|Images of clay golems|
Source: Bestiary, pg(s). 186–187
Clay golems are a type of golem created from soft clay, usually by powerful divine spellcasters. They are generally eight feet in height and six hundred pounds in weight. (To put that in context, the average ogre is two feet taller but weighs only fifty pounds more.)
The mindless clay golem is an uncomplicated opponent, and in combat attempts to batter its opponents into submission using its powerful fists. The wounds it causes are cursed. They do not heal naturally, and only the most experienced spellcasters are able to heal them via magical healing.
Once per day, the normally lumbering golem can move at frightening speed for a short period.
In common with most golems, they are immune to all but a handful of spells—typically those that affect earth. Acid attacks actually heal them.
There is a flaw in the method of constructing clay golems; the elemental spirit that powers them is imperfectly bound. There are numerous tales of clay golems going berserk under stress, attacking the nearest creature or object regardless of any orders it may have. There is no known way of re-establishing control once a clay golem goes berserk
The golem's body is crafted from a single block of clay of at least 1,000 pounds in weight. Skill at either sculpture or pottery is required to create the final form, which is then treated with special oils and powders. Various spells are then cast to animate the golem; these spells are outside the scope of most arcane magicians, so clay golems are generally created by clerics.1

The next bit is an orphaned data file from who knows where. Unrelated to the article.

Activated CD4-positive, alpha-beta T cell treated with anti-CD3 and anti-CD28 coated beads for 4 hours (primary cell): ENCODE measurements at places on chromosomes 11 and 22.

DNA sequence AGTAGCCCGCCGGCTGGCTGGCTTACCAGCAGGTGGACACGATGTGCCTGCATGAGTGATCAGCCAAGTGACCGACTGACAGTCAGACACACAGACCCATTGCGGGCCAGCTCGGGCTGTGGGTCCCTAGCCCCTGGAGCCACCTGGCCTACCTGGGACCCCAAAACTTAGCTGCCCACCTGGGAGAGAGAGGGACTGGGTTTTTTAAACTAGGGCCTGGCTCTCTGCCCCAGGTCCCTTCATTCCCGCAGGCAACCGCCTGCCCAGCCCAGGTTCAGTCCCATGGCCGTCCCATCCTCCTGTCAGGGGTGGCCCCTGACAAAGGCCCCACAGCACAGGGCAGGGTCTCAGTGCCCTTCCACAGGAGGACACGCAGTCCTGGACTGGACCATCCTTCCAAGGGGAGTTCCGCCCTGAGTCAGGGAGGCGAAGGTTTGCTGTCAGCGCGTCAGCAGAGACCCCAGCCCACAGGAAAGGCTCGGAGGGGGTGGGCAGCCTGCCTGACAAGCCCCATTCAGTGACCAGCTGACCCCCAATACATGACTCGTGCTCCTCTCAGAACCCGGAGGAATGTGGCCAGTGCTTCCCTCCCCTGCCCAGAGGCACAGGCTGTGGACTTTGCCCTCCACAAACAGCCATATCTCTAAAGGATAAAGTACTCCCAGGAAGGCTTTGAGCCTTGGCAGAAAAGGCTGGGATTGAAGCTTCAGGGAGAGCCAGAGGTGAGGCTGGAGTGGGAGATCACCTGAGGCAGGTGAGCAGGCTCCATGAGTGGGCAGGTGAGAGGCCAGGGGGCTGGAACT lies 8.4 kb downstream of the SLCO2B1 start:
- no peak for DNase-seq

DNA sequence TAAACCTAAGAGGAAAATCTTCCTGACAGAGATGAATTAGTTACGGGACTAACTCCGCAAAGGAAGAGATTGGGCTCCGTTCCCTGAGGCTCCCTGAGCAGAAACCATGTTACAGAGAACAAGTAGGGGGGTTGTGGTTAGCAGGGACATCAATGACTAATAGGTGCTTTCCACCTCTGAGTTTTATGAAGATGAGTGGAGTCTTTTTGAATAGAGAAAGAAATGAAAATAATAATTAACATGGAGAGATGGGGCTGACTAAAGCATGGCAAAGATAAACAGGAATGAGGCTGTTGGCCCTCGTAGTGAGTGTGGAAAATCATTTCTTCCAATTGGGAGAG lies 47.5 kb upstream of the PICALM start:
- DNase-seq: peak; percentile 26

Palanquin golems, which were developed in Osirion, lack the ability to increase their speed and are permanently attached to stone platforms that carry passengers. They are unable to fight, but there is no chance of them going berserk.2
Dero clay golem
Deros have discovered how to create variant clay golems from the black sludge they remove from their mines at the bottom of the Makers' Mark, a great rift in the underground ruined city of Ilvarandin.3
For additional as-yet unincorporated sources about this subject, see the Meta page.
- Jason Bulmahn. (2009). Bestiary (First Edition), p. 159. Paizo Publishing, LLC. ISBN 978-1-60125-183-1
- Michael Kortes. (2008). The Pact Stone Pyramid, p. 9. Paizo Publishing, LLC. ISBN 978-1-60125-145-9
- Tim Hitchcock, Brandon Hodge, Michael Kortes, Jason Nelson, Russ Taylor. (2011). Lost Cities of Golarion, p. 8. Paizo Publishing, LLC. ISBN 978-1-60125-272-2